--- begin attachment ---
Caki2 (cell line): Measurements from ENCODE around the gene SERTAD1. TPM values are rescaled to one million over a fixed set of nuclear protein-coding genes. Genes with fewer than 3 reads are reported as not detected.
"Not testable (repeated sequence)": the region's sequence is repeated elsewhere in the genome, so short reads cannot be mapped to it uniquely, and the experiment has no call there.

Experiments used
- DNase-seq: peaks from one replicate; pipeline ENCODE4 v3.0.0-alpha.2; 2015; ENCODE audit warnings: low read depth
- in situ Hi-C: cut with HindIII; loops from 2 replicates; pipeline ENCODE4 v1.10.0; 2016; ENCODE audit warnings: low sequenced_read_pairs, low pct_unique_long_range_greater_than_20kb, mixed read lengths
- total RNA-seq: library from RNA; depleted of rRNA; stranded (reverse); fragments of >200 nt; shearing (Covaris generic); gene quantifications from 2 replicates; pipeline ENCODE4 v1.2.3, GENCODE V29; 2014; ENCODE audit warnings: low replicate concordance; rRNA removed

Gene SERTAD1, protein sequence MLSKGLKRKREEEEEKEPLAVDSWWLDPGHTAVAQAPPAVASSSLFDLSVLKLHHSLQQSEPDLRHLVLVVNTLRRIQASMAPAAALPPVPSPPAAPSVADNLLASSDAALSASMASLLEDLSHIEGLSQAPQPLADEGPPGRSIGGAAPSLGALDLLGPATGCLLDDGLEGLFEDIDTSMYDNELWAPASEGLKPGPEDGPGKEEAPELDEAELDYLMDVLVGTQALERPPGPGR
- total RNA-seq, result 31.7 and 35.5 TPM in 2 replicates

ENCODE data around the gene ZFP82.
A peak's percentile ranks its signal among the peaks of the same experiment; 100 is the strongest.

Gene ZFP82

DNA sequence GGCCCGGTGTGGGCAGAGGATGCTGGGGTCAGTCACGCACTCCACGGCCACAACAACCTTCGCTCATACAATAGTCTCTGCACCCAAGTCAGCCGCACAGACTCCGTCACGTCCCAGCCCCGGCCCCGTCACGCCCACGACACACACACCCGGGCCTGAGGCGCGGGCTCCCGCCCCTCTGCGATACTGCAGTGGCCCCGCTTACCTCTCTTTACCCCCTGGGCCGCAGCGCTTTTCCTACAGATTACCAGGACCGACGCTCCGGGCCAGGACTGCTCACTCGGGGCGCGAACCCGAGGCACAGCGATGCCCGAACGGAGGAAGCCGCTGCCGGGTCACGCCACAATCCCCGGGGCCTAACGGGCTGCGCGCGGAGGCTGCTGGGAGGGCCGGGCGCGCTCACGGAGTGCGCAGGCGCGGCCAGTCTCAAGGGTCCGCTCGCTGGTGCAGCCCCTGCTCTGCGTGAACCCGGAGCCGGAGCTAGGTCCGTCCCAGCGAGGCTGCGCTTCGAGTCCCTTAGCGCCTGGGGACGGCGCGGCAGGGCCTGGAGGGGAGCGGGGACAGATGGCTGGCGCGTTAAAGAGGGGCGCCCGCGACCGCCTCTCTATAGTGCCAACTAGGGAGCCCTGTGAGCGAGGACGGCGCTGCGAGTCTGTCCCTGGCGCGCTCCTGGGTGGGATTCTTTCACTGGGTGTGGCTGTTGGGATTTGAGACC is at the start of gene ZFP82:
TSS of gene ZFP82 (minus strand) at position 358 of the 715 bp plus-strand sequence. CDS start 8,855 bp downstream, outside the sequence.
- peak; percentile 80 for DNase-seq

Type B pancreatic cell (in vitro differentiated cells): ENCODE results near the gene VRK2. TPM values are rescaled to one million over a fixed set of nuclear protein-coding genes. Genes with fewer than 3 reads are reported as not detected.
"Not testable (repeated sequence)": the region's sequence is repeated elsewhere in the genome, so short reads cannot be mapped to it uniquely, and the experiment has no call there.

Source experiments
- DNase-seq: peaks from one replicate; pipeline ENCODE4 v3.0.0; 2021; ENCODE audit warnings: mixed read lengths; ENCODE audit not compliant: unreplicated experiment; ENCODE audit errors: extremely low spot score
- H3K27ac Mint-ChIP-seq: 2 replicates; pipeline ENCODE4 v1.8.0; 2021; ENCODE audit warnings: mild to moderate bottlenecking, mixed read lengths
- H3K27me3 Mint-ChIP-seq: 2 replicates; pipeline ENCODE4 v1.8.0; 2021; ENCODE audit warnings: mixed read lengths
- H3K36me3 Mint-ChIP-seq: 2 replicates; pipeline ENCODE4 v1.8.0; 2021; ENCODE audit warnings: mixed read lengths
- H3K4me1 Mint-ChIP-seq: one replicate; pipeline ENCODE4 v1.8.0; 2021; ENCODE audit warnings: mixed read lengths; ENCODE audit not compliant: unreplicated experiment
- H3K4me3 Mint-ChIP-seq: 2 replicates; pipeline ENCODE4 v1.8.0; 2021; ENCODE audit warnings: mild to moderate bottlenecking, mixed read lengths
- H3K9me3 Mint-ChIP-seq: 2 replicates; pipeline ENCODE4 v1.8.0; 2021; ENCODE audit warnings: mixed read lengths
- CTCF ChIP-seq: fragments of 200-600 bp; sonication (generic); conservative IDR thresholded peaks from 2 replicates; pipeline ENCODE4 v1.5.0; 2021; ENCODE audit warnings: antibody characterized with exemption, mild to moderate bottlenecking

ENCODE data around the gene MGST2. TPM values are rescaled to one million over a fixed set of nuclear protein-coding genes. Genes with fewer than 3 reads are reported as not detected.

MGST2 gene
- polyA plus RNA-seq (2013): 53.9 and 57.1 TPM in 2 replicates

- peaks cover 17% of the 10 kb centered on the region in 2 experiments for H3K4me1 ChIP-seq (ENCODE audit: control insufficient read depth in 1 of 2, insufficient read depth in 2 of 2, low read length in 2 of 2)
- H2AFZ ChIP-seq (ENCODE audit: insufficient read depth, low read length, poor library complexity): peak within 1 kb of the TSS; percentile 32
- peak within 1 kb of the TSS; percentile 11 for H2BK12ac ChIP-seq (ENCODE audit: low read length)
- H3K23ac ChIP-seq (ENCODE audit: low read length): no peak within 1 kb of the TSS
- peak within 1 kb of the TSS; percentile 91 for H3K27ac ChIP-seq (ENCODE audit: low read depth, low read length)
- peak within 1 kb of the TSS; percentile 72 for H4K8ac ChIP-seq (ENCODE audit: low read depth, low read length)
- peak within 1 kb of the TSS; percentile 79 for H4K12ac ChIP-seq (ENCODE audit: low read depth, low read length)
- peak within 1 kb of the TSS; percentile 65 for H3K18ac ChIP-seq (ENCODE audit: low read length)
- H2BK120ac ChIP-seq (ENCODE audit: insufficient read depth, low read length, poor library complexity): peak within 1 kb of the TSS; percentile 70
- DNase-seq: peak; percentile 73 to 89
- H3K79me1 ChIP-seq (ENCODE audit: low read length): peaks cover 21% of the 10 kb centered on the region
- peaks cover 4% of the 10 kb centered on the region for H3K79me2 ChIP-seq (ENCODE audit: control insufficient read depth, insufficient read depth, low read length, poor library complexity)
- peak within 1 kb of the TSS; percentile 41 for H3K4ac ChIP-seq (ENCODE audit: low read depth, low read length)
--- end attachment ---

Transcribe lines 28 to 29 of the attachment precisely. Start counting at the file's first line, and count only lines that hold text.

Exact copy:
- polyA plus RNA-seq (2013): 53.9 and 57.1 TPM in 2 replicates

- peaks cover 17% of the 10 kb centered on the region in 2 experiments for H3K4me1 ChIP-seq (ENCODE audit: control insufficient read depth in 1 of 2, insufficient read depth in 2 of 2, low read length in 2 of 2)